Short on time and grabbing a bottle of wine at the supermarket is your only option? Finding an interesting bottle can be tough, but there are some tucked in with the ordinary. Supermarkets deal in wines as beverage — predictable, mostly the entry level wines, produced in quantity, from well-known brands. Forget about stumbling across a hidden gem or a natural wine from a small upcoming producer.
The wine selection doesn't vary much from supermarket to supermarket. Most of the labels come from a few big companies that either own or distribute a large roster of wines. However, you can sometimes find deals.
Right now Albertsons is running a promotion — buy six wines and get 10% off. And they don't all have to be the same wine: You can mix and match. Most wine shops give a similar discount on full cases (12 bottles) of wine.
At the Albertsons in Culver City, the first thing you see in the wine section are long shelves stocked with 1.5 liter bottles. That’s the same size as the double bottle or magnums winemakers often use for their best wines. That's because the large format bottles are wonderful for aging wines.
Don't get too excited, though. Here, the large bottle is just a container: no aging involved. You’ll find Sutter Home White Zinfandel, for example, or Gallo Family Cabernet Sauvignon in this section with some big bottles going for as little as $6 or $7 — just a little more than Trader Joe’s Two Buck Chuck. Keep moving.
There's an old-fashioned Chianti bottle wrapped in straw, and Riunite (remember that brand from the old television commercials?) Lambrusco, the fizzy red wine from Italy’s Lombardy region — in jugs! The store also carries a big inventory of inexpensive and popular brands like Australia’s Yellowtail, and California’s Turning Leaf and Barefoot.
Move on to wines in normal 750-milliliter bottles. At first glance, it looks as if the selection is quite large, but the same labels pop up over and over again. Someone used to shopping in dedicated wine stores may find it hard to find anything that sticks out in terms of quality or value. But there are some wines that are good value — and that would be fine on the everyday dinner table.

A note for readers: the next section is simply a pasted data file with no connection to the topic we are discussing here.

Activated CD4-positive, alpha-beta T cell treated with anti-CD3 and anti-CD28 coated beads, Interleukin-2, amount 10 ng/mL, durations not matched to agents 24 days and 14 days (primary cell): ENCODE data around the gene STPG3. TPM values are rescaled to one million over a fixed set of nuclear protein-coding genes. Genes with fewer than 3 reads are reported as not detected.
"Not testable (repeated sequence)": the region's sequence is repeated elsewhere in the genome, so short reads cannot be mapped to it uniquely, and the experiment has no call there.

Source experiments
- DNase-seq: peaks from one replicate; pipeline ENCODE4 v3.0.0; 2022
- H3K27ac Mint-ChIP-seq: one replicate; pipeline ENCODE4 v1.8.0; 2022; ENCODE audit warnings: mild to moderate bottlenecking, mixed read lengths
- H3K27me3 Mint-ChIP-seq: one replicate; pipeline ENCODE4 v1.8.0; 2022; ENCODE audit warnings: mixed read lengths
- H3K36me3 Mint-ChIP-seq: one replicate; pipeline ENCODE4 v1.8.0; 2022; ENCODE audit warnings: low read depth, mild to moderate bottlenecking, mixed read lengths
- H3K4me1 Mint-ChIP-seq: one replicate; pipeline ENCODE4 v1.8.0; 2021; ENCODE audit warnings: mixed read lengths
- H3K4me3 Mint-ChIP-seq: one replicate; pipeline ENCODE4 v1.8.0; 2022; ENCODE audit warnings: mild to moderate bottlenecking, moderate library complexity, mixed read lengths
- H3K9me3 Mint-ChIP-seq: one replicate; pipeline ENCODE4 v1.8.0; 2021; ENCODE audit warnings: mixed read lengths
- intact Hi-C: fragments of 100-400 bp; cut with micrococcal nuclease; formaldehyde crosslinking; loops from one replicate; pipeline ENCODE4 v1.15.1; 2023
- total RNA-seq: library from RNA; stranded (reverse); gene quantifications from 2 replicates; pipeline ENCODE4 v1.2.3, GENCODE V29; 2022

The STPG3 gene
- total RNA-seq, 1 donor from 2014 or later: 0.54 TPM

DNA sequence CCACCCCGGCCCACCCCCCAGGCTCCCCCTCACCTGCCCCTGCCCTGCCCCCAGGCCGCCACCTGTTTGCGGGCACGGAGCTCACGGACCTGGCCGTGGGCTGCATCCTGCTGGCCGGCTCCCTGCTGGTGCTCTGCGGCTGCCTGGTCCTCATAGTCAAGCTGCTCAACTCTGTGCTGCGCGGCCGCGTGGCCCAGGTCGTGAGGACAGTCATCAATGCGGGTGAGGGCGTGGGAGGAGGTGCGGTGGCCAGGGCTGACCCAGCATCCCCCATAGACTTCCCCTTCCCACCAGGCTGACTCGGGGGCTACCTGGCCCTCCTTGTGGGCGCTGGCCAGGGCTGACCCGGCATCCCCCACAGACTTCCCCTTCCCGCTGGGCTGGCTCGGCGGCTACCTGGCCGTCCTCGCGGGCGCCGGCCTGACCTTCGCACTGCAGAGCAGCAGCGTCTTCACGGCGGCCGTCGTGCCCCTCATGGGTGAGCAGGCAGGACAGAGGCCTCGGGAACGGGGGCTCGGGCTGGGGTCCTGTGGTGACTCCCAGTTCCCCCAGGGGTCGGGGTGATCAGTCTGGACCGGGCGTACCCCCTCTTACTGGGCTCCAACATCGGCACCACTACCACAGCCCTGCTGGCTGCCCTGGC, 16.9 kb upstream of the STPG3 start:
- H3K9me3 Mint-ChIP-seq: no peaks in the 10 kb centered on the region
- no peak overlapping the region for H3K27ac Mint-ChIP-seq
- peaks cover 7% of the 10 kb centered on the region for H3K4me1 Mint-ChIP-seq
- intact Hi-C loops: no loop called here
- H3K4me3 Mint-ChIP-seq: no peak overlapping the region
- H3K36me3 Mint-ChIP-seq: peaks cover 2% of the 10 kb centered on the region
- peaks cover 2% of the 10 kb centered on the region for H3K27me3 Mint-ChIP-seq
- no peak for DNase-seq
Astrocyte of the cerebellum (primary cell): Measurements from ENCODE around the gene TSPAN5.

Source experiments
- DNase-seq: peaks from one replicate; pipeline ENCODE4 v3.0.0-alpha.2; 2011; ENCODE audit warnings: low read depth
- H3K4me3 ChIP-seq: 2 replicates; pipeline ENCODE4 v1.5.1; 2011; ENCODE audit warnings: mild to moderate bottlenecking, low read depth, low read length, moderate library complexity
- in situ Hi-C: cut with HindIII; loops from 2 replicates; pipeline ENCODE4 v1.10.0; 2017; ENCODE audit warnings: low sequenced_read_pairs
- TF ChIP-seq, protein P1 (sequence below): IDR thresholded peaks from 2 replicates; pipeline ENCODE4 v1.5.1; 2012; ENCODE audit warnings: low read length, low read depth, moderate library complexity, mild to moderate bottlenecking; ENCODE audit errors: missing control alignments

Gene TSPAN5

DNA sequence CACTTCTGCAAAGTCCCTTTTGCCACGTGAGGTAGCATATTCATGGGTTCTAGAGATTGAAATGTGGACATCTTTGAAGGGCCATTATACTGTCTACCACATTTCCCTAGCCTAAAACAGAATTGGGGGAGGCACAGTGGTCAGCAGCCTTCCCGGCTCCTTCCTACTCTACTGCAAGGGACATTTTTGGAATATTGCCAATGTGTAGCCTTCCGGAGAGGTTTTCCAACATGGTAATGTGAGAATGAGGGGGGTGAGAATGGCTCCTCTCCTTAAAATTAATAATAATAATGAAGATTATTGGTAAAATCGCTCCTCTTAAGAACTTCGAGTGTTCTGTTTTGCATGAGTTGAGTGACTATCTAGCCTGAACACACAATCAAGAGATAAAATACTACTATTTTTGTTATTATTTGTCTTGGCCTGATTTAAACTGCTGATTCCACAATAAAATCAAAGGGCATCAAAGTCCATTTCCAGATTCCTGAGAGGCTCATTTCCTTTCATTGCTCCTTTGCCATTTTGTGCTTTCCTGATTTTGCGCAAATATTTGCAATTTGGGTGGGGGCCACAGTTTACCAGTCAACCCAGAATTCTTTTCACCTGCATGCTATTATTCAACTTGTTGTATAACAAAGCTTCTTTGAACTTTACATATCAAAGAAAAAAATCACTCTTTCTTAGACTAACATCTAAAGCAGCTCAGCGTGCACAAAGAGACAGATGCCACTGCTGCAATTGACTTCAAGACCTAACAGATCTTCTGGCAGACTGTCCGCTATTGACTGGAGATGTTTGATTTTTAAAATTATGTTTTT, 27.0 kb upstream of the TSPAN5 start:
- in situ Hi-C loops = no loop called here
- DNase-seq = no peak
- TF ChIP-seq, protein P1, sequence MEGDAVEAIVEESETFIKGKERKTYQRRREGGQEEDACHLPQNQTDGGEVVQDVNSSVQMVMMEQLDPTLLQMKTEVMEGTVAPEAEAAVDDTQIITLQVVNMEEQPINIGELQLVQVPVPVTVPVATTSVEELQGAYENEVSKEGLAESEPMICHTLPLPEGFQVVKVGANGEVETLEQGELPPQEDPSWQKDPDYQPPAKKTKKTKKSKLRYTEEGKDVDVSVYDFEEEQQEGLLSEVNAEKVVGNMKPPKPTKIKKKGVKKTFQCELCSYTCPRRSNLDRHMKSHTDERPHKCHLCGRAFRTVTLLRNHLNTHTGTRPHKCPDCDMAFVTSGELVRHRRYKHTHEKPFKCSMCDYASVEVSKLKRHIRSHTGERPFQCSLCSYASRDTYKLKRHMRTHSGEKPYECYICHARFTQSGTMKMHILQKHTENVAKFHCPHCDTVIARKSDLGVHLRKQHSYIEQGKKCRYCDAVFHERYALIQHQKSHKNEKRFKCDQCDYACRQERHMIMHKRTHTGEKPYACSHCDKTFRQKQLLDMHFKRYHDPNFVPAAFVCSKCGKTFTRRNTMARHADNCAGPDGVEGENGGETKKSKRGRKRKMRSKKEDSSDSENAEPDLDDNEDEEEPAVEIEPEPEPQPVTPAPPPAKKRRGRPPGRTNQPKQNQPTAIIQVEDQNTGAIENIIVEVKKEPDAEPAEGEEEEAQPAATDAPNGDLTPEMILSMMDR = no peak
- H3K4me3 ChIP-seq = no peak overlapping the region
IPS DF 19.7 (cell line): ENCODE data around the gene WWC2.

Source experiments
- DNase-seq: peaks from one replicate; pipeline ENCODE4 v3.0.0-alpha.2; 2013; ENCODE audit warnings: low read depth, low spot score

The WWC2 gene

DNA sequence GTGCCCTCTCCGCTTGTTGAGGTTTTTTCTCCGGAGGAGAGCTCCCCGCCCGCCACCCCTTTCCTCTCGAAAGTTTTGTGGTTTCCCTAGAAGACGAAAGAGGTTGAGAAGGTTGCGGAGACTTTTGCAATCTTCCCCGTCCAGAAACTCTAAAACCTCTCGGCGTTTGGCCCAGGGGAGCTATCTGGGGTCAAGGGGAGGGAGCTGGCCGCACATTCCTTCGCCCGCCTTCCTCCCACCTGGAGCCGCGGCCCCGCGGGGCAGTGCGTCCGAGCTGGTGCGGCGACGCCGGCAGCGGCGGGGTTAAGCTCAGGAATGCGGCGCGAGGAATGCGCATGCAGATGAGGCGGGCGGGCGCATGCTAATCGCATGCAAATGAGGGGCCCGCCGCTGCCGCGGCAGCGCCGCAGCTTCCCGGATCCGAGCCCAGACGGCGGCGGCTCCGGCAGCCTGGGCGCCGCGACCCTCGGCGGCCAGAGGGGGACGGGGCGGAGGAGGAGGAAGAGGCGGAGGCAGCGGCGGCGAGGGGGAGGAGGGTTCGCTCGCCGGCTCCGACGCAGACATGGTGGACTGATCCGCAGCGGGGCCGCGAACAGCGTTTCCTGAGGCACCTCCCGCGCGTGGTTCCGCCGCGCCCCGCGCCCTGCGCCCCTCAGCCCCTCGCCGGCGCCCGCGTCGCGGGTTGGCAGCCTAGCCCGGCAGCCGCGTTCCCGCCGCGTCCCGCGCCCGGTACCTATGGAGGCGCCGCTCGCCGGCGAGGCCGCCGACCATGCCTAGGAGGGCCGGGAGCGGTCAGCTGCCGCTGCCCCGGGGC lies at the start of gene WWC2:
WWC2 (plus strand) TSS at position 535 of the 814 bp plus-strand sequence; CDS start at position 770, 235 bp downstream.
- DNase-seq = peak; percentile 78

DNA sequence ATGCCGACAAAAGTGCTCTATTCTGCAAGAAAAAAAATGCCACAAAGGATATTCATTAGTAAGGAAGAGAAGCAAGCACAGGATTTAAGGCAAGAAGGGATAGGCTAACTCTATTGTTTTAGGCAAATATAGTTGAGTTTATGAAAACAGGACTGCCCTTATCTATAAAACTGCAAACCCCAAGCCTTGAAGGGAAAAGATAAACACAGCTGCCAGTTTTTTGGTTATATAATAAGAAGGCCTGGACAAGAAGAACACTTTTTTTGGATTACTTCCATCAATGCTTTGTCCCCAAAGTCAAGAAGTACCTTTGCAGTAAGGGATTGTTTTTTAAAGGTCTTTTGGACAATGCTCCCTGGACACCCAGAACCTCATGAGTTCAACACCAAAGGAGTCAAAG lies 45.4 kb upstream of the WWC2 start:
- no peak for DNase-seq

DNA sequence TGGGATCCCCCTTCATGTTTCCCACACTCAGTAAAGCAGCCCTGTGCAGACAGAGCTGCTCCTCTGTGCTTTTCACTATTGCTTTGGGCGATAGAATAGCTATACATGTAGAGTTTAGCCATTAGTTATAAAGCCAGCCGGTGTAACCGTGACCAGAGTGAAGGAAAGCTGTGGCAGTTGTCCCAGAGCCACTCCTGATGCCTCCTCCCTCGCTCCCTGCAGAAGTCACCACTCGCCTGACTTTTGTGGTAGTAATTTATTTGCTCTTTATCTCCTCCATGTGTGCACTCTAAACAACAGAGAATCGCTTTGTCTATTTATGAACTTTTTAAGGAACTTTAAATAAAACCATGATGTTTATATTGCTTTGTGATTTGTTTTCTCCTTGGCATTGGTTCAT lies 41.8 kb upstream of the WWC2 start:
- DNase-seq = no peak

If you want to take advantage of that 10% off for six bottles, here are our picks. Note that prices listed are before the 10% discount.
2013 Louis Jadot Beaujolais (France) $11.99
A basic Beaujolais from the wine region of the same name in southern Burgundy and a good buy at the price. Jadot’s Beaujolais-Village, at about a dollar more, is an even better buy. Both are fruity, easygoing reds, perfect for the barbecue, with a burger or a roast chicken.
2012 Joel Gott Cabernet Sauvignon (California) $14.99
Napa Valley producer Joel Gott makes excellent high-end Cabernets in the $50-to-$60 range. Tasting of blackberries and herbs, his entry level Cabernet is serviceable, drinkable — and affordable.
NV LaMarca Prosecco (Veneto, Italy) $14.99
Start out an evening with a glass of this Prosecco. This fresh, clean sparkler from Italy’s Veneto that has a touch of citrus and flowers. You can also add a splash of orange or peach juice to make a Bellini.
2011 Chalone Vineyard Chardonnay Monterey County (California) $13.99
Chalone has always made leaner Chardonnays in the Burgundian style. This one is crisp and balanced, with touches of citrus and oak. Break out a bottle for that salmon you just put on the grill.
2012 Ravenswood Old Vine Zinfandel Sonoma County (California) $13.99
From Sonoma’s pioneering Zinfandel specialist, this gutsy red is packed with the flavors of blackberries and spice. It’s actually a blend of 80% Zinfandel with smaller amounts of Petite Sirah, Syrah and Carignane. Just the bottle for a slab of barbecued ribs.
2010 Marqués de Cáceres Rioja Crianza (Spain) $12.99
This young Rioja from a historic estate is a good value for a red wine with some age on it. The Tempranillo grape rules in Rioja and this is a lovely, easy drinking example.
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